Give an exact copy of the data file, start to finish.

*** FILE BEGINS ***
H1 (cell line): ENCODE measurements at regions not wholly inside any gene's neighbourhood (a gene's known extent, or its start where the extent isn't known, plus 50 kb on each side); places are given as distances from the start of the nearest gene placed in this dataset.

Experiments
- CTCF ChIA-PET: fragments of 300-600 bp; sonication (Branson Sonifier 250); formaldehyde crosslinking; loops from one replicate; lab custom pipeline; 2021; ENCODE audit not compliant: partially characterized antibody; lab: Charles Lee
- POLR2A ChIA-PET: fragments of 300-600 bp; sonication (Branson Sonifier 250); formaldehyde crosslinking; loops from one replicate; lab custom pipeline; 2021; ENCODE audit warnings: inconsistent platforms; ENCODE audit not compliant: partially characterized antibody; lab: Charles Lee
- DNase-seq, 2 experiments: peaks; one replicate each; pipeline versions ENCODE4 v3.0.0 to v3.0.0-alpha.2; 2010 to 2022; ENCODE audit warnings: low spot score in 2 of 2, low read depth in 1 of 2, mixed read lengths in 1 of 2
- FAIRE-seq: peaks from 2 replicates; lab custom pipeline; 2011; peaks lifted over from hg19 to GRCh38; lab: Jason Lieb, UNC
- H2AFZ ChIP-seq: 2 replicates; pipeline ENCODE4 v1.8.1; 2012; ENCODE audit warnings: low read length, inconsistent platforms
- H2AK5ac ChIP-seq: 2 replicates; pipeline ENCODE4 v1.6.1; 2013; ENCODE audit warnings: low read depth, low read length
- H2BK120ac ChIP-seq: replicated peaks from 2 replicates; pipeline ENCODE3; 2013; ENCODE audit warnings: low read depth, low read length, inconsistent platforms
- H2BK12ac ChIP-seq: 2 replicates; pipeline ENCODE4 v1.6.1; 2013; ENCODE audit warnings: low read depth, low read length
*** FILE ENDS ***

H1 (cell line): ENCODE measurements at regions not wholly inside any gene's neighbourhood (a gene's known extent, or its start where the extent isn't known, plus 50 kb on each side); places are given as distances from the start of the nearest gene placed in this dataset.

Experiments
- CTCF ChIA-PET: fragments of 300-600 bp; sonication (Branson Sonifier 250); formaldehyde crosslinking; loops from one replicate; lab custom pipeline; 2021; ENCODE audit not compliant: partially characterized antibody; lab: Charles Lee
- POLR2A ChIA-PET: fragments of 300-600 bp; sonication (Branson Sonifier 250); formaldehyde crosslinking; loops from one replicate; lab custom pipeline; 2021; ENCODE audit warnings: inconsistent platforms; ENCODE audit not compliant: partially characterized antibody; lab: Charles Lee
- DNase-seq, 2 experiments: peaks; one replicate each; pipeline versions ENCODE4 v3.0.0 to v3.0.0-alpha.2; 2010 to 2022; ENCODE audit warnings: low spot score in 2 of 2, low read depth in 1 of 2, mixed read lengths in 1 of 2
- FAIRE-seq: peaks from 2 replicates; lab custom pipeline; 2011; peaks lifted over from hg19 to GRCh38; lab: Jason Lieb, UNC
- H2AFZ ChIP-seq: 2 replicates; pipeline ENCODE4 v1.8.1; 2012; ENCODE audit warnings: low read length, inconsistent platforms
- H2AK5ac ChIP-seq: 2 replicates; pipeline ENCODE4 v1.6.1; 2013; ENCODE audit warnings: low read depth, low read length
- H2BK120ac ChIP-seq: replicated peaks from 2 replicates; pipeline ENCODE3; 2013; ENCODE audit warnings: low read depth, low read length, inconsistent platforms
- H2BK12ac ChIP-seq: 2 replicates; pipeline ENCODE4 v1.6.1; 2013; ENCODE audit warnings: low read depth, low read length